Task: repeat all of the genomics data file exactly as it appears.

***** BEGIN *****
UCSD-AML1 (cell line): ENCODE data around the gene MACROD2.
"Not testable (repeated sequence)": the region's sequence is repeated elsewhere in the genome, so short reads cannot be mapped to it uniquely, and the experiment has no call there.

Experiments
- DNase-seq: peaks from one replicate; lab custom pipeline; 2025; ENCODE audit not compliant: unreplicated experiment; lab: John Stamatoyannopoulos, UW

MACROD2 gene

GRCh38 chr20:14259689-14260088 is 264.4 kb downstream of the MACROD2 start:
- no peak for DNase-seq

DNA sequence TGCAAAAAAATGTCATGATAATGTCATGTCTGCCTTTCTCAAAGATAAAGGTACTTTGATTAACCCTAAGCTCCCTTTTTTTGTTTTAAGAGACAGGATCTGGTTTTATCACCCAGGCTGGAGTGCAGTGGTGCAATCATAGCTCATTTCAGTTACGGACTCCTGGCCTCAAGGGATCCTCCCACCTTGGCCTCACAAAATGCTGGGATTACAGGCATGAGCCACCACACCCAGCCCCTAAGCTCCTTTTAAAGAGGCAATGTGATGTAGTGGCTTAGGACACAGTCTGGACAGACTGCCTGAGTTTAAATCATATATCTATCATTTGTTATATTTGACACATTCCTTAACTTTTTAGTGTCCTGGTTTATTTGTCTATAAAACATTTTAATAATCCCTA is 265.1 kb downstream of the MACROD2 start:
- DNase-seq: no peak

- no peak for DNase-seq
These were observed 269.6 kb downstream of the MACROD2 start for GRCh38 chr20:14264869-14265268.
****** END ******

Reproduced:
UCSD-AML1 (cell line): ENCODE data around the gene MACROD2.
"Not testable (repeated sequence)": the region's sequence is repeated elsewhere in the genome, so short reads cannot be mapped to it uniquely, and the experiment has no call there.

Experiments
- DNase-seq: peaks from one replicate; lab custom pipeline; 2025; ENCODE audit not compliant: unreplicated experiment; lab: John Stamatoyannopoulos, UW

MACROD2 gene

GRCh38 chr20:14259689-14260088 is 264.4 kb downstream of the MACROD2 start:
- no peak for DNase-seq

DNA sequence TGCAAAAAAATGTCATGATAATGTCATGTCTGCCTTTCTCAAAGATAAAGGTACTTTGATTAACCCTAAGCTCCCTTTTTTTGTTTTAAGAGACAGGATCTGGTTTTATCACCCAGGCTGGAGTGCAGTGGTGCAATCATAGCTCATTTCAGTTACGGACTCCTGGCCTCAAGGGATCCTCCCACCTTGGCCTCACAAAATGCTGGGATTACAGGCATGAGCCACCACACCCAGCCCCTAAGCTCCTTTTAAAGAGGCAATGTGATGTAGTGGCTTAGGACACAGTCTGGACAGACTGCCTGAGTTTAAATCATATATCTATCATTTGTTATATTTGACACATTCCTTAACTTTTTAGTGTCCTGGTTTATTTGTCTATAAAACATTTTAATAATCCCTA is 265.1 kb downstream of the MACROD2 start:
- DNase-seq: no peak

- no peak for DNase-seq
These were observed 269.6 kb downstream of the MACROD2 start for GRCh38 chr20:14264869-14265268.